Queen Mary ascended the throne of England in 1553. In subsequent years, she had at least two hundred
people put to death (often by fire) for their religious convictions. To history she became known as "Bloody
Mary," although, in truth, she killed far fewer people per year than her brutal father. It was the godliness of
many of her victims made them stand out.
Mary's father, King Henry VIII had separated the Church of England from the Roman Catholic church, but he
had not reformed the church's practices or doctrines. On Henry's death, his young son Edward became King.
Many of Edward's advisors tried to move the English church in the direction of a more Bible-based Christianity.
Two such men were Nicholas Ridley and Hugh Latimer.
The scholar Nicholas Ridley had been a chaplain to King Henry VIII and was Bishop of London under his son
Edward. He was a preacher beloved of his congregation whose very life portrayed the truths of the Christian
doctrines he taught. In his own household he had daily Bible readings and encouraged Scripture memory
among his people.
Hugh Latimer also became an influential preacher under King Edward's reign. He was an earnest student of
the Bible, and as Bishop of Worcester he encouraged the Scriptures be known in English by the people. His
sermons emphasized that men should serve the Lord with a true heart and inward affection, not just with
outward show. Latimer's personal life also re-enforced his preaching. He was renowned for his works,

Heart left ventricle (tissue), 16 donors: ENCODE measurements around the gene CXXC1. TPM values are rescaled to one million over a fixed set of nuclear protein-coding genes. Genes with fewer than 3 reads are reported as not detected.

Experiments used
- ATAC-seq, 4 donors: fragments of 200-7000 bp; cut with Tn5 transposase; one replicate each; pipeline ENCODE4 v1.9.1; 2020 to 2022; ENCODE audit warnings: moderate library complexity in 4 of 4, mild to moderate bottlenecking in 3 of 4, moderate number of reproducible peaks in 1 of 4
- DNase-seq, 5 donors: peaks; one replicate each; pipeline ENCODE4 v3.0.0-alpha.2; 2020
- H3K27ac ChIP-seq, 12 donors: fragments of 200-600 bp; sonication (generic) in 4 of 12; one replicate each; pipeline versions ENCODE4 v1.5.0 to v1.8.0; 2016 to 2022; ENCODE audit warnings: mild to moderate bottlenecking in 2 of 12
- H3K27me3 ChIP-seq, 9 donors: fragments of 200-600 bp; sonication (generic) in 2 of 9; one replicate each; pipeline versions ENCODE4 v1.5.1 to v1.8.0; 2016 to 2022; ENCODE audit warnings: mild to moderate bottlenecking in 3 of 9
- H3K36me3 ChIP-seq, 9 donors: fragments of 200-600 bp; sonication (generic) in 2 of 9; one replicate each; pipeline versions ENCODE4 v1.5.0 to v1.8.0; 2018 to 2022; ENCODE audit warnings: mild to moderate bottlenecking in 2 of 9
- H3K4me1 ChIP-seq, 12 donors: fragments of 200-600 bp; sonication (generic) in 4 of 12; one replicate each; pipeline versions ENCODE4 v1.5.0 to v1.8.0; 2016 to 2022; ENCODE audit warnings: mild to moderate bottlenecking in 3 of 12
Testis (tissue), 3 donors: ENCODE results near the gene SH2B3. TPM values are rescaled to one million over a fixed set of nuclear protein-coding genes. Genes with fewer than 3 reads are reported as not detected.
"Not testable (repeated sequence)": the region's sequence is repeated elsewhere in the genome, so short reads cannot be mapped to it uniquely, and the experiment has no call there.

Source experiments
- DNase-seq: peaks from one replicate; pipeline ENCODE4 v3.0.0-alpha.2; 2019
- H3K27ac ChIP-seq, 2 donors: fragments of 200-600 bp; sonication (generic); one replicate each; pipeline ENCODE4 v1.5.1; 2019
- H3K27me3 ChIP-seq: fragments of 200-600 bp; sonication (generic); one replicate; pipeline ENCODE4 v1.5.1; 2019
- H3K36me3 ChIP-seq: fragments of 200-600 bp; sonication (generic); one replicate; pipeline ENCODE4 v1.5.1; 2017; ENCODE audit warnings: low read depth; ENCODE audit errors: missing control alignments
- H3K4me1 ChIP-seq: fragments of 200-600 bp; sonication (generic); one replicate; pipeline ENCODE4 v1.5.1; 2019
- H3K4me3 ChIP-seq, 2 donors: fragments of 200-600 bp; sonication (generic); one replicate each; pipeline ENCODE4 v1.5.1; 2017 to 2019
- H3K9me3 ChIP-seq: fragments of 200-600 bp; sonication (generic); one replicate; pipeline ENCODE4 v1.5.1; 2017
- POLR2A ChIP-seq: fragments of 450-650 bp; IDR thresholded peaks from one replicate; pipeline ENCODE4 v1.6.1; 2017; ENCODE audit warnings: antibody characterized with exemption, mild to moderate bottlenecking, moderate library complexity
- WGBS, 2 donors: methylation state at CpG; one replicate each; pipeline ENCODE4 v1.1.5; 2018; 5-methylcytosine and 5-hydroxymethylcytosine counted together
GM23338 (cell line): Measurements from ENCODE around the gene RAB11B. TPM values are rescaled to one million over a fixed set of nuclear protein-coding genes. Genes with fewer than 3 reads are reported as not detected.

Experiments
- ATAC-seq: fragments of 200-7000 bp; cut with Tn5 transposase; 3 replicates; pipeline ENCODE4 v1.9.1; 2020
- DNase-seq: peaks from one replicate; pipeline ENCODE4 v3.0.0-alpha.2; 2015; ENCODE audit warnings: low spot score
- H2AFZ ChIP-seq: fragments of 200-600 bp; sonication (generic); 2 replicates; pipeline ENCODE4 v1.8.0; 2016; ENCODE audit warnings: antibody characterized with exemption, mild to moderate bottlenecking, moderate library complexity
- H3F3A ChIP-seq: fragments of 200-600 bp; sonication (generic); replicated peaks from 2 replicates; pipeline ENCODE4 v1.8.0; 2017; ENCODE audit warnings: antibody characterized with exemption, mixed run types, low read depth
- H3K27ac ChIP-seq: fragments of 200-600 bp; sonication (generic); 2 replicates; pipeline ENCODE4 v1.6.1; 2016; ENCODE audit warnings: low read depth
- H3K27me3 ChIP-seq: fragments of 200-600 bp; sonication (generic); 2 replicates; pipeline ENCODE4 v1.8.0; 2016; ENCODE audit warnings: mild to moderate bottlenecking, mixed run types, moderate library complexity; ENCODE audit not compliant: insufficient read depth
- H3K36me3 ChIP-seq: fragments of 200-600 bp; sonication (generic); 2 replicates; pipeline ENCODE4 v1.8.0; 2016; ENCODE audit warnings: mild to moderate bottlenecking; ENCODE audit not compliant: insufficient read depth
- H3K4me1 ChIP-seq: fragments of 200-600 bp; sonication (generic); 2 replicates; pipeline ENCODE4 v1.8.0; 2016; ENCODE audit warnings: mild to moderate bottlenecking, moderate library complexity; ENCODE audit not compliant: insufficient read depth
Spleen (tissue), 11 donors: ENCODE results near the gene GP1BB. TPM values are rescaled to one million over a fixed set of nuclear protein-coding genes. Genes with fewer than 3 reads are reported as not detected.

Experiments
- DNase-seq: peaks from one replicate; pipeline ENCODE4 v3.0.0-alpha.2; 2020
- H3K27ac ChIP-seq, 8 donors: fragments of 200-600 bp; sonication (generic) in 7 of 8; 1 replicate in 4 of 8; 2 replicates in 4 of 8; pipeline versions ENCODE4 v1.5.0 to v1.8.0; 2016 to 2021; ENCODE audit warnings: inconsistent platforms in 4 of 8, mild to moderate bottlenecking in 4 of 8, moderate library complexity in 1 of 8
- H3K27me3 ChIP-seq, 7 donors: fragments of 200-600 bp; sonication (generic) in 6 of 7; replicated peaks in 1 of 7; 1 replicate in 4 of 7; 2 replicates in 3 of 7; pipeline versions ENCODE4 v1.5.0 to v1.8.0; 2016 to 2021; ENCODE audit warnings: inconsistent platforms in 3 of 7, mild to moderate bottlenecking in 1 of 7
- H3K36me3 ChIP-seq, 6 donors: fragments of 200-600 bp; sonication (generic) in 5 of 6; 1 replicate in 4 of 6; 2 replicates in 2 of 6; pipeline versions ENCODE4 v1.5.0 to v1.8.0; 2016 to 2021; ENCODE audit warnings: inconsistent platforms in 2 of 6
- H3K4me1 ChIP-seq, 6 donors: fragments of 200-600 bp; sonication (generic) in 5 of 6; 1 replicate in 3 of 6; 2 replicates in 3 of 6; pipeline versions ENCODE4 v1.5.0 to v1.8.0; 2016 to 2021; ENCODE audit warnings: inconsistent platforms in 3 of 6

especially his visitations to the prisons.
When Mary became Queen of England, she worked to bring England back to the Roman Catholic Church.
One of her first acts was to arrest Bishop Ridley, Bishop Latimer, and Archbishop Thomas Cranmer. After
serving time in the Tower of London, the three were taken to Oxford in September of 1555 to be examined
Before a vast crowd of friends and enemies, the Archbishop thrust his hand into the fire. He was going
to his death by being burned at the stake but insisted that the hand that was guilty of such shameful sin
must burn first. Jesus said "It is better to lose a limb than for your whole body to go to hell," and Cranmer
took him at his word.
He went in style, but Thomas Cranmer was not a natural martyr.
Admittedly he was committed to his Protestant faith in Catholic England at a time when that could be quite
dangerous. And he rose to the highest position in the English Church, becoming the first Protestant
Archbishop of Canterbury. But he loved his comfortable life of quiet scholarship. When it came to it,
would he have the courage to take the ultimate stand for his faith? It was a close call. Here is his most
unlikely story -- one that did much to shape the world of his day right down to our own day. Cranmer
was born into a mildly well-to-do family in Nottinghamshire, England, in 1489. He studied at Jesus
College, Cambridge, taking a surprising eight years to get his degree. After attaining his MA, he
suddenly gave up any prospect of an ecclesiastical or academic career by marrying for love. When
his wife Joan died in childbirth he was crushed, but he was destined as a result of this loss, to become possibly the most influential figure in the history of the English church. Continue Reading